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Friday, 24 August, 2001, 11:35 GMT 12:35 UK
Police fears over carnival
Police have admitted they have concerns over this weekend's Notting Hill carnival which is expected to be the last one of its kind.

Andy Trotter, the Metropolitan Police's deputy assistant commissioner, said the force was worried about the dangers of overcrowding.

Two people were murdered at last year's carnival and the police were heavily criticised for not taking a more active role in policing the event.

"Of course we have concerns," Mr Trotter said. "With thousands and thousands of people packed into those narrow streets and bearing in mind the events of last year.

Notting Hill Carnival
The parade route becomes severely congested
"We have made some changes from last year, we have got more police officers on the street, better CCTV and the Carnival Trust has recruited 7,000 stewards.

"It is going to be safer than last year.

Two people were murdered and several assaulted at the 2000 event.

Kicked to death

Abdul Bhatti, 28, died after being punched and kicked to the ground by a gang on the Bank Holiday Monday.

And delivery driver Greg Watson, 21, was stabbed to death in a separate attack at around 2200 BST on the same evening.

The men's deaths were the first at the London carnival since 1997.

Mr Trotter, speaking on BBC Radio 4's Today programme, said changes to be outlined in the Mayor's review of the event would make sure future carnivals would be much safer.

"We are looking forward to significant changes for next year so we can have a safer and happy carnival for years to come."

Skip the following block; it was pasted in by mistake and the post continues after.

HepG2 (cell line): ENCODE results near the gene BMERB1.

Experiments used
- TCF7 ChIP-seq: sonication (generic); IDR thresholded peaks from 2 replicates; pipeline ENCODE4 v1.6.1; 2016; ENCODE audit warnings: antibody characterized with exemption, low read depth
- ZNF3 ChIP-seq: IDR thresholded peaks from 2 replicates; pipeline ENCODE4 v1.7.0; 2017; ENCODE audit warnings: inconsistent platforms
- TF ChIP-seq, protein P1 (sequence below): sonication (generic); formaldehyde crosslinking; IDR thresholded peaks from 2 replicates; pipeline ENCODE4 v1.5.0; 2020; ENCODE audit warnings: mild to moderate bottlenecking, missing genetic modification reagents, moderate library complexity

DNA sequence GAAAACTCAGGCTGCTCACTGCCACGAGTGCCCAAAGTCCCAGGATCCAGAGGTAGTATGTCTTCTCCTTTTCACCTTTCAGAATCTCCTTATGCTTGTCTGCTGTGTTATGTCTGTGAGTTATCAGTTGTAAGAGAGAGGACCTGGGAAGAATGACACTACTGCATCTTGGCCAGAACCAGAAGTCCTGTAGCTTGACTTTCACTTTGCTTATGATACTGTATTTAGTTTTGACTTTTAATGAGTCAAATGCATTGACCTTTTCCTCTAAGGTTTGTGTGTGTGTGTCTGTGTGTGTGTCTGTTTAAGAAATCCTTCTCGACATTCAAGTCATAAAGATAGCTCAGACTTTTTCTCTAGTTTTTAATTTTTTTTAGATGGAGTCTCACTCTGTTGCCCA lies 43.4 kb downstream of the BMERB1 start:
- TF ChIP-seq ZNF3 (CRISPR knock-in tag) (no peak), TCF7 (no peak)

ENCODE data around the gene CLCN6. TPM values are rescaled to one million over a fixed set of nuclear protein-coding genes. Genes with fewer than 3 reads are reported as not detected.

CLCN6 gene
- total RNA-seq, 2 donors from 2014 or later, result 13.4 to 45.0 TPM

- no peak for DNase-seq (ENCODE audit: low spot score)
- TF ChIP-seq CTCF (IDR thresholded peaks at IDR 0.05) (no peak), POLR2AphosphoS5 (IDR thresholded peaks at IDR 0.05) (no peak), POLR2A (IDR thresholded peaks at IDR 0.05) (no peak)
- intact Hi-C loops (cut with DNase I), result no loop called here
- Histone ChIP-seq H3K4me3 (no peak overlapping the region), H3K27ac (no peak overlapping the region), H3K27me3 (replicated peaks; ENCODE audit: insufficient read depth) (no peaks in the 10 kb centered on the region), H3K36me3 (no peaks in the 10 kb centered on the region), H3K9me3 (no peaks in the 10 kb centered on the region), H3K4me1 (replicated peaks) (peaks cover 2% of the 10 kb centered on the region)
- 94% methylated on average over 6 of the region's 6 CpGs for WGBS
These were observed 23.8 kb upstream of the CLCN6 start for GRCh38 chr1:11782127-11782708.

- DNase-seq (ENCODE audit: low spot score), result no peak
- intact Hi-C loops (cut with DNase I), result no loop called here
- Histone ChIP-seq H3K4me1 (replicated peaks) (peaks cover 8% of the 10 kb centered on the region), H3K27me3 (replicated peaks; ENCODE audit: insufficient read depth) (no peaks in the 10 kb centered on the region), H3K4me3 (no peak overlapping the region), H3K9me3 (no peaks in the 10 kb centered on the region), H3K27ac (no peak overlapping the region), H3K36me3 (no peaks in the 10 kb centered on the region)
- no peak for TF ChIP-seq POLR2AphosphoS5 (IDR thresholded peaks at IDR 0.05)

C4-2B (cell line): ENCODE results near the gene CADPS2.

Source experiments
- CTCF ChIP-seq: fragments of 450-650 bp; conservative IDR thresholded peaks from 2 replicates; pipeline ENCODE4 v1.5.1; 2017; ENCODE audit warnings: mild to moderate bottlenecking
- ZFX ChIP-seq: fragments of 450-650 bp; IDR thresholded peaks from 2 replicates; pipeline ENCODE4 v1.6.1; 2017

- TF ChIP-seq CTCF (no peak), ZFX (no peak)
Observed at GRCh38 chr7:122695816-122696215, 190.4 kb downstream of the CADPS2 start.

But he admitted there were still concerns.

'Common sense'

"It's enormously expensive to police, there are real fears about crush in those narrow streets.

"We have looked very closely at last year and everyone has worked hard all year long to try and make changes for this year.

"I think the addition of those stewards with the extra resources we have got in there and of course with the public using their common sense when they go along that we are going to have a safer carnival than last year."

We should be talking about the fun people can have rather than overcrowding

Andy Trotter
But Mr Trotter admitted he would not want his own children going to this year's carnival.

"I wouldn't want them to go to be frank because of the crush of the crowd," he said.

"This should be a wonderful festival, it should be a celebration of London's diversity and we should be talking about the fun people can have rather than overcrowding."

But he said he hoped the carnival would never lose its history and routes.

Mayoral support

"But nevertheless this is now an international event and it has got to be organised on that sort of scale."

London Mayor Ken Livingstone, who is a supporter of the event, set up a Carnival Review Group to look at the future of the carnival.

"The success of the carnival demonstrates to the whole world that London is not just rich in history and heritage, but it is also a living, changing, modern city," he said.

Ken Livingstone
Mr Livingstone: Route needs changing
But Mr Livingstone believes it is necessary to change the carnival's route.

"The major change required remains a safer, non-circular route," said Mr Livingstone.

A route change along wider streets would be welcomed by the organisers of the carnival, the Notting Hill Carnival Trust (NHCT).

The carnival began in the 60s as a spontaneous celebration of Afro-Caribbean culture.

But it has grown to become the biggest street festival in Europe.

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